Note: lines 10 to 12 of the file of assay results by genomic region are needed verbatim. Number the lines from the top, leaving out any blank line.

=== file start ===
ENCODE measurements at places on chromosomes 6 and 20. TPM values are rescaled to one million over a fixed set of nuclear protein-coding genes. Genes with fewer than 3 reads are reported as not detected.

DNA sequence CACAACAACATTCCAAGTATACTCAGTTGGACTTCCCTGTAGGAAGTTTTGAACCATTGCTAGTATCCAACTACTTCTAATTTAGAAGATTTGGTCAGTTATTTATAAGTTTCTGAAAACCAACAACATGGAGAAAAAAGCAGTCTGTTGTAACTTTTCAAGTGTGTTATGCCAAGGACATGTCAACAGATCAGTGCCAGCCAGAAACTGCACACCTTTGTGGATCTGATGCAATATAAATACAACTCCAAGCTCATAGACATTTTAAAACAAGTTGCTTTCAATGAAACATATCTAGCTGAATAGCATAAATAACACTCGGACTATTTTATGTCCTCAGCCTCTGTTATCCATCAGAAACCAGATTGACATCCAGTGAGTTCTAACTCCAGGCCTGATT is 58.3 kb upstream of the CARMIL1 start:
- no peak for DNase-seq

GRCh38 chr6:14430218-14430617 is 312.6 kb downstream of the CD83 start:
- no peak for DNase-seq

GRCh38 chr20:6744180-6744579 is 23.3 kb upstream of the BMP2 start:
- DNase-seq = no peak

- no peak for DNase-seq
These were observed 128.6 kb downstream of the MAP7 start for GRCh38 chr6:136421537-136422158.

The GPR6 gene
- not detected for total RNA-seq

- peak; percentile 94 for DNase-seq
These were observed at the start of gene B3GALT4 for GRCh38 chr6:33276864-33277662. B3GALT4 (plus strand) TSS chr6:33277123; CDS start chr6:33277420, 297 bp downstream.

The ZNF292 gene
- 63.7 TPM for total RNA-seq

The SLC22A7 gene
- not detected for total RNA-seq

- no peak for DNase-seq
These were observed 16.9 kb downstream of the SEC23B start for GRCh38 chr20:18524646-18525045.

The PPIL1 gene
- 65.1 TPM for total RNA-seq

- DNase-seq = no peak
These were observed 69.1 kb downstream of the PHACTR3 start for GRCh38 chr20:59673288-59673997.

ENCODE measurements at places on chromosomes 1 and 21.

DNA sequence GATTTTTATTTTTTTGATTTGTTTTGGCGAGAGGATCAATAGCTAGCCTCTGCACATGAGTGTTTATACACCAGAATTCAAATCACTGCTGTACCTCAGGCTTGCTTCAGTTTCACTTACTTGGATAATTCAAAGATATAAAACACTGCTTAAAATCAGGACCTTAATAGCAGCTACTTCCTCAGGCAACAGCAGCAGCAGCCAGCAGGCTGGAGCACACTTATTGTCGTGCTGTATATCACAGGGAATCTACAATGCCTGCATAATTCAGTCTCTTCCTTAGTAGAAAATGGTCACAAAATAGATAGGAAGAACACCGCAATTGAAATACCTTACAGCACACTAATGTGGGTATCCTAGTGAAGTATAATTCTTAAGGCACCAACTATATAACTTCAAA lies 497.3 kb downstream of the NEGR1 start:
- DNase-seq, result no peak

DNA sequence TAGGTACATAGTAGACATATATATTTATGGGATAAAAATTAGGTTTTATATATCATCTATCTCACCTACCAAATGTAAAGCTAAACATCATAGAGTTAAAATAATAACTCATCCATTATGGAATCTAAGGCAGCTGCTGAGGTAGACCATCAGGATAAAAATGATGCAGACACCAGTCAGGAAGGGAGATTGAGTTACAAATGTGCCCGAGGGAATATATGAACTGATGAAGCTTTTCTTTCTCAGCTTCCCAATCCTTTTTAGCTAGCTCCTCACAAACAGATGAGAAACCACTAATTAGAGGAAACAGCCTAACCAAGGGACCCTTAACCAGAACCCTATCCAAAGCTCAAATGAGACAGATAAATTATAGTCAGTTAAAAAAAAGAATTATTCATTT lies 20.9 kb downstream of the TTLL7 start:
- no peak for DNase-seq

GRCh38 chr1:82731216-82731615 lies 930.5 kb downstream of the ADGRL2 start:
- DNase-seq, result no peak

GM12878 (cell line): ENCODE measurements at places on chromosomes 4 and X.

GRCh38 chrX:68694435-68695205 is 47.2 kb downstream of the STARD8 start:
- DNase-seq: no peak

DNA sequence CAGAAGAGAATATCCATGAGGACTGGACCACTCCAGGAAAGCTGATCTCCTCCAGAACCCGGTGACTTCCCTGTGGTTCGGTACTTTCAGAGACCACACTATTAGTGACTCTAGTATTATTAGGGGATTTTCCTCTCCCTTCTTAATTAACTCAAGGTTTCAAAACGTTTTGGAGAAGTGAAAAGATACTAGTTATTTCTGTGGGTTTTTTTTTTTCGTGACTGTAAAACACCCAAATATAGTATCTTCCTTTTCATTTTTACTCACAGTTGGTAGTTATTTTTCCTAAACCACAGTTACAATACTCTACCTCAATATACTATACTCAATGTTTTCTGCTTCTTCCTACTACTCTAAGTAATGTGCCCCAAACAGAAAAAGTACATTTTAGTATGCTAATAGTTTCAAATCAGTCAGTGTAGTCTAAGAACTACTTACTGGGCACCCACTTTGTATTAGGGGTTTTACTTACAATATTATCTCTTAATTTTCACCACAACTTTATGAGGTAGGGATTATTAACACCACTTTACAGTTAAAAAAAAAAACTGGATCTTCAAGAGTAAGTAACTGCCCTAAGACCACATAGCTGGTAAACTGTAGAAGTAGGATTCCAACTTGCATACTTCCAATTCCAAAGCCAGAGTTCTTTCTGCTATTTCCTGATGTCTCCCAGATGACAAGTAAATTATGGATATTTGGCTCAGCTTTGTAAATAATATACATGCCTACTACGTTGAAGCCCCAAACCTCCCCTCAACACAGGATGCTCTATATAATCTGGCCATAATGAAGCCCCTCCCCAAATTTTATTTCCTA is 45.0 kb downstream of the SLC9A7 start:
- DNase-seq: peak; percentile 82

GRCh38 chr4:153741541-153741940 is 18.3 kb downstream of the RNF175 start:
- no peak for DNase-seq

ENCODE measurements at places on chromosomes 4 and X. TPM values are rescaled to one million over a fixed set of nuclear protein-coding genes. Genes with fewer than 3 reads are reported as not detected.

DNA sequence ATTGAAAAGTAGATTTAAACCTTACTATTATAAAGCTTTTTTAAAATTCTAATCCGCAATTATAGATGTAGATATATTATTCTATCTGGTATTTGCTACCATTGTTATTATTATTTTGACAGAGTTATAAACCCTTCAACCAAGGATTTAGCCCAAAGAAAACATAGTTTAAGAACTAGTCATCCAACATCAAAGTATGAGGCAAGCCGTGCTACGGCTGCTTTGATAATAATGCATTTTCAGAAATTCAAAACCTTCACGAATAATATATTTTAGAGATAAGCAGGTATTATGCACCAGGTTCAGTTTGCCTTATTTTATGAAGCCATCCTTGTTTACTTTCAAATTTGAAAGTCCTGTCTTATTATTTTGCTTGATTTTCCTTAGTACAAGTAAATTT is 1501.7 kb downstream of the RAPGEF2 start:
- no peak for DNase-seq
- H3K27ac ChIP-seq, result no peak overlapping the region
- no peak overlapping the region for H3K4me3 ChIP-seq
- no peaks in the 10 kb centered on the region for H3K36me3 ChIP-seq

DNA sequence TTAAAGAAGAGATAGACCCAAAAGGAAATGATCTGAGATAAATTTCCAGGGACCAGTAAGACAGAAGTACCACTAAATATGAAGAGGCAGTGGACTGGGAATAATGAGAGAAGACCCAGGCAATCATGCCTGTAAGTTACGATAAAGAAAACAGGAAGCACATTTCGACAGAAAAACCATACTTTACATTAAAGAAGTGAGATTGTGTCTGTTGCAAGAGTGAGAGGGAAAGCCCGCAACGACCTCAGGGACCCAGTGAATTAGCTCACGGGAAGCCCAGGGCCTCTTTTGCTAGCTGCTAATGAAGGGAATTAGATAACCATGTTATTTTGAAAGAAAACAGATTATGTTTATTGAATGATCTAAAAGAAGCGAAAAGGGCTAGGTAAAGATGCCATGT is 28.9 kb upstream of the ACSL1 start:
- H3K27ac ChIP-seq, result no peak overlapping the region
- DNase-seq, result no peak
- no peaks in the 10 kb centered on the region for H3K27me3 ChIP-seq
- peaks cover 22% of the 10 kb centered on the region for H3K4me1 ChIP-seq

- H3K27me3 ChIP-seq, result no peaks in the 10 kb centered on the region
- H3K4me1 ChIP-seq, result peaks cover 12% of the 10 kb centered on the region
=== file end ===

The GPR6 gene
- not detected for total RNA-seq

- peak; percentile 94 for DNase-seq